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Real Artists Have Day Jobs and Other Life Lessons from a Career Hustler

Comedian Sara Benincasa talks mental health, the college-industrial complex and her latest book

Comedian Sara Benincasa has seen some shit. Not all the shit, mind you — you’d be hard-pressed to find someone who’s gone through everything, and as she’s quick to note, she’s had a good deal of support along the way. But at 35, she’s already: slogged through six years of undergrad in the face of debilitating depression, OCD and agoraphobia; worked as a high school teacher on a $10,000 salary; earned an Ivy League graduate school degree; racked up tens of thousands in credit card and student loan debt; spoken to thousands of teens across the country about mental health; and written four books in as many years and is working on a fifth.

In other words, Benincasa has survived enough obstacles, made enough mistakes, and conquered enough major milestones to know what she’s talking about. Her fourth and most recent book, Real Artists Have Day Jobs, which came out earlier this month, is a culmination of those life lessons, in the form of 52 (yes, 52) hilariously deadpan essays tackling common-sense topics like sex, family relationships, abuse, mental health, self-esteem, pet ownership…even dental hygiene.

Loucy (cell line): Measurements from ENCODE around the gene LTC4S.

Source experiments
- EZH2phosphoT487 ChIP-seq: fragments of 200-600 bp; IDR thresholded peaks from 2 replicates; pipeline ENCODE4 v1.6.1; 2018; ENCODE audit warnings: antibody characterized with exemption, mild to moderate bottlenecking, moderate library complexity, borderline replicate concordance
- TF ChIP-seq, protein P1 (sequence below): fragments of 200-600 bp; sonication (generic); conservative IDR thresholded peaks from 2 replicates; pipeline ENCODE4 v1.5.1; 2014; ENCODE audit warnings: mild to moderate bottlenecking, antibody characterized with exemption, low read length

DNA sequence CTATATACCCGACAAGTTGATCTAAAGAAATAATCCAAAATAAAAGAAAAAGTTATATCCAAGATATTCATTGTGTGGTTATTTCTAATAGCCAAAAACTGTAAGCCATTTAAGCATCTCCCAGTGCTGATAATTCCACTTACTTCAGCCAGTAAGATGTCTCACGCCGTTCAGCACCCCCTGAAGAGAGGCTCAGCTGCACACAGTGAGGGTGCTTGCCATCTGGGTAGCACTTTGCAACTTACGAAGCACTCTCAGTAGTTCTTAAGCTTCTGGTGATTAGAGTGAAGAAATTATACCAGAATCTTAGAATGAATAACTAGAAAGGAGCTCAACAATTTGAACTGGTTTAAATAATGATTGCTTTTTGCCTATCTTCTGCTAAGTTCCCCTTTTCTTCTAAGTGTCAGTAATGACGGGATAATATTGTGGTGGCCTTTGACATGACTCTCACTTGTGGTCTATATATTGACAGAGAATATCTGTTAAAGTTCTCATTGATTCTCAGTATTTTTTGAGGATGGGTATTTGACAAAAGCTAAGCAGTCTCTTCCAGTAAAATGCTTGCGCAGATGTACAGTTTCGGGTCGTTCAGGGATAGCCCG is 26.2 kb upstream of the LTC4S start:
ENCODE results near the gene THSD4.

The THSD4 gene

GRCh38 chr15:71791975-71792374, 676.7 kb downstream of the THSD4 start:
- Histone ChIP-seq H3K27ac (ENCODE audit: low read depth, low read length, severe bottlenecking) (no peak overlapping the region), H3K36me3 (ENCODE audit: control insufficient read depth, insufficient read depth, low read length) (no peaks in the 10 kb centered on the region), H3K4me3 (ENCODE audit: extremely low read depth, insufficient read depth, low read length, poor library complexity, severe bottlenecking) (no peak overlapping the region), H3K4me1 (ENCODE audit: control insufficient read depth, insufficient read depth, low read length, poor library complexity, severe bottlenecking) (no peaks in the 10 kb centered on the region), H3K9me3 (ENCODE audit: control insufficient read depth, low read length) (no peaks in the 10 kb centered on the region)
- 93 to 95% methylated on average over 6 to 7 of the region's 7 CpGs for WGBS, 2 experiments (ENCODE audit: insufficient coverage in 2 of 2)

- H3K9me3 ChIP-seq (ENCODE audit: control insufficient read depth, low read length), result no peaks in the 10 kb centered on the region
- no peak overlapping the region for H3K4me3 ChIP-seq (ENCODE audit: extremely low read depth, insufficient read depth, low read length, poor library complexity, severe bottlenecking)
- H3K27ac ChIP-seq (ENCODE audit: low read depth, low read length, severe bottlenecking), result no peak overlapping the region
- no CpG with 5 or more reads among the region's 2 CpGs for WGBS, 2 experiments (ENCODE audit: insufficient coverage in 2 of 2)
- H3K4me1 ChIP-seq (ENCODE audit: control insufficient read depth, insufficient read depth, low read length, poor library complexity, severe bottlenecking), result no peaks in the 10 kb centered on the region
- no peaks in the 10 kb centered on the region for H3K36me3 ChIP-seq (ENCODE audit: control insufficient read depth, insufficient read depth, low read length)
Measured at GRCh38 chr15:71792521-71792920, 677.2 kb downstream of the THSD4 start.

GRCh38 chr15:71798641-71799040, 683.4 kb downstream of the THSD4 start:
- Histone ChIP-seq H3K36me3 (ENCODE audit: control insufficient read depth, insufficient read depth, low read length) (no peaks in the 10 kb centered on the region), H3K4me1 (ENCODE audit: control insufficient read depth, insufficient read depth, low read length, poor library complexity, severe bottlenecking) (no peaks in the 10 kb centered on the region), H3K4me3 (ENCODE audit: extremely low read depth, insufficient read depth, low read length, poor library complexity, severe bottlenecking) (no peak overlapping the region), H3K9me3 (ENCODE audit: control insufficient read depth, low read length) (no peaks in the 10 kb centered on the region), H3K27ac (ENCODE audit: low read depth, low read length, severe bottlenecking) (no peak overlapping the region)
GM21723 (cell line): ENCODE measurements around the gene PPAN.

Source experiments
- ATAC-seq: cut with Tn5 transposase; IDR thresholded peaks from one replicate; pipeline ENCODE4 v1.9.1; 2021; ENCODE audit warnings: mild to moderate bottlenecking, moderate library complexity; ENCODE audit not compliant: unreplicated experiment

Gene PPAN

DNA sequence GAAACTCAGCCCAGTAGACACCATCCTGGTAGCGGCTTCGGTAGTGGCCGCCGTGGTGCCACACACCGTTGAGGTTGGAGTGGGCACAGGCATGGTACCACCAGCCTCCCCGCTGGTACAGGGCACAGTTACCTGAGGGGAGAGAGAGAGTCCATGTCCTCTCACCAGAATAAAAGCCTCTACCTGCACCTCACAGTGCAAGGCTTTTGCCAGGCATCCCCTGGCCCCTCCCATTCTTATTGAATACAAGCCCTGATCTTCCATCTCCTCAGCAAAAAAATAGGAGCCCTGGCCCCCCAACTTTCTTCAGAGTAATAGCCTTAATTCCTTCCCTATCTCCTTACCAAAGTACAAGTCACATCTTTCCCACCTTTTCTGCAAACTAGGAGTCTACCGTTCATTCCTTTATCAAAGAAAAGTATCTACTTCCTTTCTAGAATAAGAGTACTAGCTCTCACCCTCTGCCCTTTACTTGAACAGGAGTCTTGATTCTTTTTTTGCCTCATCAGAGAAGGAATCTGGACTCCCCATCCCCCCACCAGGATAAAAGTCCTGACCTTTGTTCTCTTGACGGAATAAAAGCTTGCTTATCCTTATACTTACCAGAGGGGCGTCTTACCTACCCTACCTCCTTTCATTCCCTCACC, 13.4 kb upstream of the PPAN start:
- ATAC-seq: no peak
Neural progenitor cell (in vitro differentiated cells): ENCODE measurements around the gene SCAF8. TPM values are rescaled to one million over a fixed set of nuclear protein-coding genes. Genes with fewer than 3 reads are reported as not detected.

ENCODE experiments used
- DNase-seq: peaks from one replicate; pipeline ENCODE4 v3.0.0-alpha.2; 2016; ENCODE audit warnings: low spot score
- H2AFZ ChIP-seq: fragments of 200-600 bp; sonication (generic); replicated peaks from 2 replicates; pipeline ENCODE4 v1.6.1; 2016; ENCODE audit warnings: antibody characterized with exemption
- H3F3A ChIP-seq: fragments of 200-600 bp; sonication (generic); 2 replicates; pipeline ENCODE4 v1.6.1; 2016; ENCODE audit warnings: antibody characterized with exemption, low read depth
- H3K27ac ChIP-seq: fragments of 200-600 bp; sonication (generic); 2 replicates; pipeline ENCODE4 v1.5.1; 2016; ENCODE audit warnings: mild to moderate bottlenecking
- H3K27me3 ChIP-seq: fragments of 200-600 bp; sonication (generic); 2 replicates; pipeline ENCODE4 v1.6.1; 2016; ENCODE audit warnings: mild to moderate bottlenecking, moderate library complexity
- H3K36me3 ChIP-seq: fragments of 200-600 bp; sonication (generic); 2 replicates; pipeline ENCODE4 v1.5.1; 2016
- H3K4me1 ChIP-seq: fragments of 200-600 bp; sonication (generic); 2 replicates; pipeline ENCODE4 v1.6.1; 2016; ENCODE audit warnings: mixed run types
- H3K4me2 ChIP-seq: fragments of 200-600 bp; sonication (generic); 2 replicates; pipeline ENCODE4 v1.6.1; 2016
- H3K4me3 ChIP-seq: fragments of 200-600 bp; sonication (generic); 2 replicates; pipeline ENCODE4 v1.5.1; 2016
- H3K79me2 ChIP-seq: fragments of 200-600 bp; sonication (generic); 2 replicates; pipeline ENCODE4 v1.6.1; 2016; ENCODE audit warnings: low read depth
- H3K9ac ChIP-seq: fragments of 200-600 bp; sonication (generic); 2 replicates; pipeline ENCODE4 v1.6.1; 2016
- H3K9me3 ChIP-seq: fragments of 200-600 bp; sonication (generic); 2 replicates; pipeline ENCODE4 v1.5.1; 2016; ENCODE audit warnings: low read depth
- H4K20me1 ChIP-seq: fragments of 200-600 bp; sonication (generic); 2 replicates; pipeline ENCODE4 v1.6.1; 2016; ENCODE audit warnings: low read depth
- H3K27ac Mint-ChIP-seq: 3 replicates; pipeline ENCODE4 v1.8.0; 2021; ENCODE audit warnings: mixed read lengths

“It’s not advice from a place of mastery of the world,” she cautions, when we meet up in her new neighborhood, Silver Lake. “It’s just advice based on the many times I’ve fucked up, and the few times I’ve gotten something right.”

When I first read your essay on Medium that inspired this book, I thought about science fiction writer, Octavia Butler — she eventually quit her job, and became that “starving artist” for a while. If she were doing that today, would you say she should have kept her job? Have we entered a post-romantic era for that sort of lifestyle?